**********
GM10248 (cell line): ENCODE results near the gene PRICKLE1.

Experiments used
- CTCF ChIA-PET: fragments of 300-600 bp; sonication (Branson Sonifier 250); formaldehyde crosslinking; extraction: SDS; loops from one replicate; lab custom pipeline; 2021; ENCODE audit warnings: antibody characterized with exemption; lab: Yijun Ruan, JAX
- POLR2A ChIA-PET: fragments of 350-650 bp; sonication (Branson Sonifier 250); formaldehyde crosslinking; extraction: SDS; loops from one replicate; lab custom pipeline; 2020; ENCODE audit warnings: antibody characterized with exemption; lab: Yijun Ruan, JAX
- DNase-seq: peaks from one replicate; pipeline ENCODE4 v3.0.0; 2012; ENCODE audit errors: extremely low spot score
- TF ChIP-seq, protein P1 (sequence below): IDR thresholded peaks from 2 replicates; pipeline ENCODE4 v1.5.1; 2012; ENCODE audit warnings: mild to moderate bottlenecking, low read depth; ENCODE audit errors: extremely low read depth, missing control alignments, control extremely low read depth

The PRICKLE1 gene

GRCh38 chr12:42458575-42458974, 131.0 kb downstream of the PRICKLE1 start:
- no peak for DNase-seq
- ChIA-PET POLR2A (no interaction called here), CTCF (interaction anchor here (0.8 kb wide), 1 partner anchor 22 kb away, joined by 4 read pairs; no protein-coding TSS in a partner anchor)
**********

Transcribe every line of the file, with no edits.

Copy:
GM10248 (cell line): ENCODE results near the gene PRICKLE1.

Experiments used
- CTCF ChIA-PET: fragments of 300-600 bp; sonication (Branson Sonifier 250); formaldehyde crosslinking; extraction: SDS; loops from one replicate; lab custom pipeline; 2021; ENCODE audit warnings: antibody characterized with exemption; lab: Yijun Ruan, JAX
- POLR2A ChIA-PET: fragments of 350-650 bp; sonication (Branson Sonifier 250); formaldehyde crosslinking; extraction: SDS; loops from one replicate; lab custom pipeline; 2020; ENCODE audit warnings: antibody characterized with exemption; lab: Yijun Ruan, JAX
- DNase-seq: peaks from one replicate; pipeline ENCODE4 v3.0.0; 2012; ENCODE audit errors: extremely low spot score
- TF ChIP-seq, protein P1 (sequence below): IDR thresholded peaks from 2 replicates; pipeline ENCODE4 v1.5.1; 2012; ENCODE audit warnings: mild to moderate bottlenecking, low read depth; ENCODE audit errors: extremely low read depth, missing control alignments, control extremely low read depth

The PRICKLE1 gene

GRCh38 chr12:42458575-42458974, 131.0 kb downstream of the PRICKLE1 start:
- no peak for DNase-seq
- ChIA-PET POLR2A (no interaction called here), CTCF (interaction anchor here (0.8 kb wide), 1 partner anchor 22 kb away, joined by 4 read pairs; no protein-coding TSS in a partner anchor)